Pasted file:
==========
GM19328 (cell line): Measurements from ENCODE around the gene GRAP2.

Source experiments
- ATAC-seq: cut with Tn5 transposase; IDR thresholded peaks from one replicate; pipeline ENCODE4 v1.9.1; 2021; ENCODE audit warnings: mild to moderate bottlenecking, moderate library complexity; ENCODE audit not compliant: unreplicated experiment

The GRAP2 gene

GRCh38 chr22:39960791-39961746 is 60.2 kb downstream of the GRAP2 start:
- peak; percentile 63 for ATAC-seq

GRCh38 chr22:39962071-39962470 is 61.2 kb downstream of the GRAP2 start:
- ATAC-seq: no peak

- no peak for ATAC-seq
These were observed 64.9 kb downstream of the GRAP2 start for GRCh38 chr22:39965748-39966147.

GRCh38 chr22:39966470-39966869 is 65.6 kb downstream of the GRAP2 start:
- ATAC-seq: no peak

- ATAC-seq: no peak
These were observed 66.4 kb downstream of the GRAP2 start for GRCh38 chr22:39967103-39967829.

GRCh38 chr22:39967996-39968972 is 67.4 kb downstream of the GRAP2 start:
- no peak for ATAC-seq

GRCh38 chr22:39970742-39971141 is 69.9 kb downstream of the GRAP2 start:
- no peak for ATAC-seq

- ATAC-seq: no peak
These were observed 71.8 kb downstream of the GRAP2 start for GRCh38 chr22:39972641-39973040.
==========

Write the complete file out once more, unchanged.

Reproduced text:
GM19328 (cell line): Measurements from ENCODE around the gene GRAP2.

Source experiments
- ATAC-seq: cut with Tn5 transposase; IDR thresholded peaks from one replicate; pipeline ENCODE4 v1.9.1; 2021; ENCODE audit warnings: mild to moderate bottlenecking, moderate library complexity; ENCODE audit not compliant: unreplicated experiment

The GRAP2 gene

GRCh38 chr22:39960791-39961746 is 60.2 kb downstream of the GRAP2 start:
- peak; percentile 63 for ATAC-seq

GRCh38 chr22:39962071-39962470 is 61.2 kb downstream of the GRAP2 start:
- ATAC-seq: no peak

- no peak for ATAC-seq
These were observed 64.9 kb downstream of the GRAP2 start for GRCh38 chr22:39965748-39966147.

GRCh38 chr22:39966470-39966869 is 65.6 kb downstream of the GRAP2 start:
- ATAC-seq: no peak

- ATAC-seq: no peak
These were observed 66.4 kb downstream of the GRAP2 start for GRCh38 chr22:39967103-39967829.

GRCh38 chr22:39967996-39968972 is 67.4 kb downstream of the GRAP2 start:
- no peak for ATAC-seq

GRCh38 chr22:39970742-39971141 is 69.9 kb downstream of the GRAP2 start:
- no peak for ATAC-seq

- ATAC-seq: no peak
These were observed 71.8 kb downstream of the GRAP2 start for GRCh38 chr22:39972641-39973040.